Interventions in the House of Commons
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View Bardish Chagger Profile
Lib. (ON)
View Bardish Chagger Profile
2019-06-10 20:41 [p.28856]
Madam Speaker, I would like to start by commending the member for the Northwest Territories for the work that he has done in working with the territorial government to really advance this legislation. I recognize that the previous government took some positive steps forward but brought in the concept of the superboards that were not well received. I, as well, have met with the territorial government, which would like to see this legislation advance.
I would appreciate it if the member could once again remind this House of the importance of this legislation, why it should move forward and what it is that would actually provide certainty to the energy sector. This legislation should move forward so that it could actually become law and help advance the territorial Government of the Northwest Territories, just as the member for the Northwest Territories has been championing and trying to advance.
View Marc Miller Profile
Lib. (QC)
Madam Speaker, I will make this a quick answer because, hopefully, the member for the Northwest Territories will also ask a question. He has been indispensable in ensuring this is moved forward in a timely fashion.
We do these things in the national interest to protect not only an essential part of Canada but indeed the entire world. We do so in consultation with the people who are up there, whether it is the Government of the Northwest Territories, industry or indigenous partners, but we need to take the time to listen to them. Once we listen to them, get their expertise and implement that into a package of laws that make sense, even ones that were proposed by the previous government, then these are things that allow industry to have what they expect, which is predictability in the process, a process where they will make an application knowing that an injunction will not come forward because it is constitutional. That is just a very, very simple example of it.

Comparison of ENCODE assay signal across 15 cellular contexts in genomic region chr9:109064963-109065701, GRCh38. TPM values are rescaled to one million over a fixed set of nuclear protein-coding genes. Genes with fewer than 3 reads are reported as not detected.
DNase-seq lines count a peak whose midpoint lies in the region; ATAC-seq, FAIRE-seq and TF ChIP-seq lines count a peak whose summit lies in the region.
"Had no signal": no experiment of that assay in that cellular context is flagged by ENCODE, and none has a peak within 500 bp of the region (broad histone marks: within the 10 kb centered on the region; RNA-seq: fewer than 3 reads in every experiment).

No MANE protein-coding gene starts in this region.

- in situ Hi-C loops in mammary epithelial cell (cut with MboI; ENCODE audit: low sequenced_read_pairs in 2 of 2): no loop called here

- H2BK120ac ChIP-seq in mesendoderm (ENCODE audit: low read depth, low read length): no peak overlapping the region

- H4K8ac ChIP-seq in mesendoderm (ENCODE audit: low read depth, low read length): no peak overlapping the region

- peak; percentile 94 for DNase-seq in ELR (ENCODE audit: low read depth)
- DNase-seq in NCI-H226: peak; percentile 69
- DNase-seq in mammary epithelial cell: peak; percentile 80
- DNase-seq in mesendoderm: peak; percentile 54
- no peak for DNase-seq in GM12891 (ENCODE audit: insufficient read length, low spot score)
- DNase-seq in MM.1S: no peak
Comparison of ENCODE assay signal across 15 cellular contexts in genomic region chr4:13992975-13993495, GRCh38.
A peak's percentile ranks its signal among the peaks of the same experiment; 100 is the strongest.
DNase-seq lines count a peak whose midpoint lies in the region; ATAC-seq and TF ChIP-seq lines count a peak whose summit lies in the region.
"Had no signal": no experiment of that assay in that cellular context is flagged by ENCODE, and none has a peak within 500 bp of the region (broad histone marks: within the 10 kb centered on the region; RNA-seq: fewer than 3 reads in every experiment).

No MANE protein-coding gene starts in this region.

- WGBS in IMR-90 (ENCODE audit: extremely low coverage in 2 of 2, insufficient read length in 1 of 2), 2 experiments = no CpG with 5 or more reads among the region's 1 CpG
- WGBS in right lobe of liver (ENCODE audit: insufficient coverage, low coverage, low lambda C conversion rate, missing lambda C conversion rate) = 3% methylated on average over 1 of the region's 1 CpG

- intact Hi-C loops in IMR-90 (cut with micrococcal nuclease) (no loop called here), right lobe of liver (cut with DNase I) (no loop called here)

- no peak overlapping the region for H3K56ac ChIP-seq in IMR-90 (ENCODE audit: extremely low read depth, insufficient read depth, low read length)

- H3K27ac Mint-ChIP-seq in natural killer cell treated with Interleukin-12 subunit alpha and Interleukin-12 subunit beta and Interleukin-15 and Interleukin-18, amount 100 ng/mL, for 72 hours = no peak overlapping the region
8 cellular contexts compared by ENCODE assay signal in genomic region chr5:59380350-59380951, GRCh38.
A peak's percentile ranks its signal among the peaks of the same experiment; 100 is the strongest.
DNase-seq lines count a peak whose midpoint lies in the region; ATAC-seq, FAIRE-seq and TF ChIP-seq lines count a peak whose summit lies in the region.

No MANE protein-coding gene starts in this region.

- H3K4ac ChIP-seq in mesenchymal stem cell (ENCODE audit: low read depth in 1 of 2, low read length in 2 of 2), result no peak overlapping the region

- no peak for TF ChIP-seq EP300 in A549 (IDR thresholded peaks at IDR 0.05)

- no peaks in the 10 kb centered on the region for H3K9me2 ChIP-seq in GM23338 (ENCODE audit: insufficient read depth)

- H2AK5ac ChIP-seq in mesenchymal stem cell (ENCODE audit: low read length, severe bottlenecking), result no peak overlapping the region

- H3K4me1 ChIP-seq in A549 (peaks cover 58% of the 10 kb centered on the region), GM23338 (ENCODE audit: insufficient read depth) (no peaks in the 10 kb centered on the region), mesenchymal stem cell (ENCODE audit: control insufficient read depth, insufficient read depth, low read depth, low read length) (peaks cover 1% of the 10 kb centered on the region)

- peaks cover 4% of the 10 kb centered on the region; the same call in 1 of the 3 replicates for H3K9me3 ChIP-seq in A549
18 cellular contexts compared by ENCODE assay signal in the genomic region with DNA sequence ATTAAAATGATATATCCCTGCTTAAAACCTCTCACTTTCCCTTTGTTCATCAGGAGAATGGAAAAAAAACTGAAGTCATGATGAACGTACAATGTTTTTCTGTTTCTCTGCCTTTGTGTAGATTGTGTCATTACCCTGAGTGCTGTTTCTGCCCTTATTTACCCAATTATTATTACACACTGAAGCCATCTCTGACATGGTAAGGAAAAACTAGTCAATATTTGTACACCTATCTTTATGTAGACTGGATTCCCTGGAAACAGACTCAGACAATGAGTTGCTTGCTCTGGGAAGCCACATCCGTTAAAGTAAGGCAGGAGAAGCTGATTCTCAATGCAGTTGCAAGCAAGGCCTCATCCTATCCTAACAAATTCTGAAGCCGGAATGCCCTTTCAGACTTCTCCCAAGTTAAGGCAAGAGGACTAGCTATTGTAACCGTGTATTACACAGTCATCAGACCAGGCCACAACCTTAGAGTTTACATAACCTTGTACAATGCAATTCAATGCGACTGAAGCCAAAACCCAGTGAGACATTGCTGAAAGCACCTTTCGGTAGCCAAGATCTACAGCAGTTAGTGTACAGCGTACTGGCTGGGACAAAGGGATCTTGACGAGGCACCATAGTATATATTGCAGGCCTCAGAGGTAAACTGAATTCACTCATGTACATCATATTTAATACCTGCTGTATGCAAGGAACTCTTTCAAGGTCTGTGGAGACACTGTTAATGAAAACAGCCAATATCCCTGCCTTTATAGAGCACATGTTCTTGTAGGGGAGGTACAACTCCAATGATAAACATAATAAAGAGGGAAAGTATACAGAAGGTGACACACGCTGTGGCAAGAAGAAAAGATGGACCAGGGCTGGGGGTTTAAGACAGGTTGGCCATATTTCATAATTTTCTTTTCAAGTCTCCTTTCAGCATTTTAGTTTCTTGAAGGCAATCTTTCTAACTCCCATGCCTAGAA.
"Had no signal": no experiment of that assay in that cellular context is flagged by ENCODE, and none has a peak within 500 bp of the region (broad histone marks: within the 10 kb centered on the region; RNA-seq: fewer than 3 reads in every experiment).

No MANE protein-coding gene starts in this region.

However, this predictability with all the partners involved allows these great projects, if and when they are put forward, to do so in a timely fashion where the government is actually, once it has done its job, out of the way and allowing people to get such good jobs.
View Cathy McLeod Profile
Madam Speaker, I find it absolutely ironic that the Liberal House leader suggested that we are sort of blocking this bill. This is actually the first speech at third reading. This is a government that has had four years to bring this important piece of legislation to the table. As my colleague from South Okanagan—West Kootenay said, when does their lack of planning become our emergency? It is appropriate for us to debate it at third reading. That is what we are doing.
I would like to ask the member this. Why in the final week of Parliament is it only at this stage when they could have introduced it years ago?
View Marc Miller Profile